only" in the nation. He also
praised SRWMD, other
agencies, and the county
commissioners for their
hard work and dedication
to restoring Mallory
Swamp to its natural state
prior to the devasting fire
in 2001.
Working together, SR-
WMD and NRCS have
made it possible for the citi-
zens of Lafayette County as
well as surrounding areas
to continue enjoying the
beauty of Mallory Swamp
through activities such as
walking trails, hunting,
viewing and observing
wildlife, fishing, bicycling,
hiking, horseback riding
and all-terrain-vehicle des-
ignated riding trails.
'"Through the continued
success of these partner-


ships and the long-term
commitment of SRWMD,
the restoration of Mallory
Swamp will benefit us all
by protecting our water re-
sources, reducing the risk of
wildfire, providing habitat
for special plants and ani-
mals, and providing a
unique recreational place
for people to enjoy," Scar-
borough said.
Mallory Swamp was first
owned by Richard Sears in
the 1940s. Sears was the
President of Standard Lum-
ber Company and, in the
1920s, he was cofounder of
Sears, Roebuck and Compa-
ny.
In 1952, Mallory Swamp
was bought by Buckeye

Local
Continued From Page 1A

their own way, whether
they are gathered together
with relatives, friends, co-
workers, fellow church
members, or even alone.
American soldiers who
are overseas helping to
bring peace to Iraq,
Afghanistan, and other for-
eign nations dealing with
the devastating effects of
war will also be sitting
down at the table with
their fellow comrades en-
joying the traditional
thanksgiving feast of
turkey, cranberry sauce,
pumpkin pie, sweet potato
pie, and other delicacies.
. On Sunday, churches na-
tionwide, as well as here


Cellulose in order to use the
land for growing and har-
vesting timber. Later, in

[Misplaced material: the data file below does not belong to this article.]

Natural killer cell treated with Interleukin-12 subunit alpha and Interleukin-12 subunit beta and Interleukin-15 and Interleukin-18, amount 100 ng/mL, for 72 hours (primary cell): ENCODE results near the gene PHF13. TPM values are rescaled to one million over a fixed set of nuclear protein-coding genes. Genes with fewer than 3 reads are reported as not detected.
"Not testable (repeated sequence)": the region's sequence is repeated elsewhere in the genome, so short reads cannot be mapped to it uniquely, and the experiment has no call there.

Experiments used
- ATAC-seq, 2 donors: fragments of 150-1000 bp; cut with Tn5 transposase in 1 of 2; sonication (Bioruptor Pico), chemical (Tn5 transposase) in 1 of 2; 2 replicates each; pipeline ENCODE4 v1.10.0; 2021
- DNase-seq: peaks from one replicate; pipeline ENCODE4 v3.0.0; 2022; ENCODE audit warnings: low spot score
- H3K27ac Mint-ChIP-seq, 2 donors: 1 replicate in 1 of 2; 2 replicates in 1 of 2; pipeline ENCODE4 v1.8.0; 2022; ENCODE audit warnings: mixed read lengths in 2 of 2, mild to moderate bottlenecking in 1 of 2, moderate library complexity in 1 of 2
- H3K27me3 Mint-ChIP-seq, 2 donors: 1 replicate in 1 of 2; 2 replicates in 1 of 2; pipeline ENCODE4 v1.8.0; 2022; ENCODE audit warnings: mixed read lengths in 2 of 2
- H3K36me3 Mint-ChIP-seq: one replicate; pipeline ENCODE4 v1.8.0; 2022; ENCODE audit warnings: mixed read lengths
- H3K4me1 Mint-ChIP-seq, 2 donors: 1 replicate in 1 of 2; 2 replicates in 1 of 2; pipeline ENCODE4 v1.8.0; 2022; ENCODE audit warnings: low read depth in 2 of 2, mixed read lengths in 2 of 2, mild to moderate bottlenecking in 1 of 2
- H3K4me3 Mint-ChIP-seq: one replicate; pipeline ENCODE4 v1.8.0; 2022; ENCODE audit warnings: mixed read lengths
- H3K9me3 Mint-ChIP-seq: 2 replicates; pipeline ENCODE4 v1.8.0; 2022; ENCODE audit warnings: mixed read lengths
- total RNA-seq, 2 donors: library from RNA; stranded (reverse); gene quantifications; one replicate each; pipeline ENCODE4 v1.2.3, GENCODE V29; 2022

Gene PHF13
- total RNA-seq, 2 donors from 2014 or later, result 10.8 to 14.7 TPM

1998, Sam Shine and M. C.
Davis purchased the prop-
erty to restore Mallory's nat-
ural resources.
Several decades later, in
1999, SRWMD purchased
part of the land from Shine
and Davis for "conservation
easement." In 2001, SR-
WMD bought the rest of the
30,000 acres of Mallory
Swamp in order to preserve
and protect it for future
generations.
SRWMD is hoping the
"resotration project only" of
Mallory Swamp will be
completed in the next few
years'.


locally, will offer special
prayers of thanksgiving,
hear uplifting sermons on
the topic of thanksgiving,
and have fall decorations
on the door as well as in
the sanctuary.
Thanksgiving to some
people might mean being
appreciative of having a
wonderful, loving and car-
ing family, while others,
from a religious point of
view, may say they are
thankful for the blessings
God gives them on a daily
basis.
Several Lafayette County
residents of varying ages
and from different walks of
life spoke about thanksgiv-
ing and what it means to
them personally.


future of their communities
through educational grants
to neighborhood schools.
ExxonMobil believes that, as
members of the community,
local retailers are best quali-
fied to work with local edu-
cators to help identify
schools and programs most
in need of support.
Fast Track Stores met strin-
gent elibility criteria before -
applying for and being
awarded this grant, includ-
ing having a commitment to
provide a superior buying
experience for customers. Annette Howel
-Alan S. Fogg, Jr. LHS Principal.


New
Continued From Page 1A

known from my years on the Fine Art
Show circuit," Partney said in reference to
the oil paintings that hang on the walls of
the store.
Partney always has a warm smile and a


II personally delivers grant to Stewart Hancock,




bubbling personality when a customer
enters and leaves her store. Regardless of
the item a customer is interested in pur-
chasing, Partney gives them a guided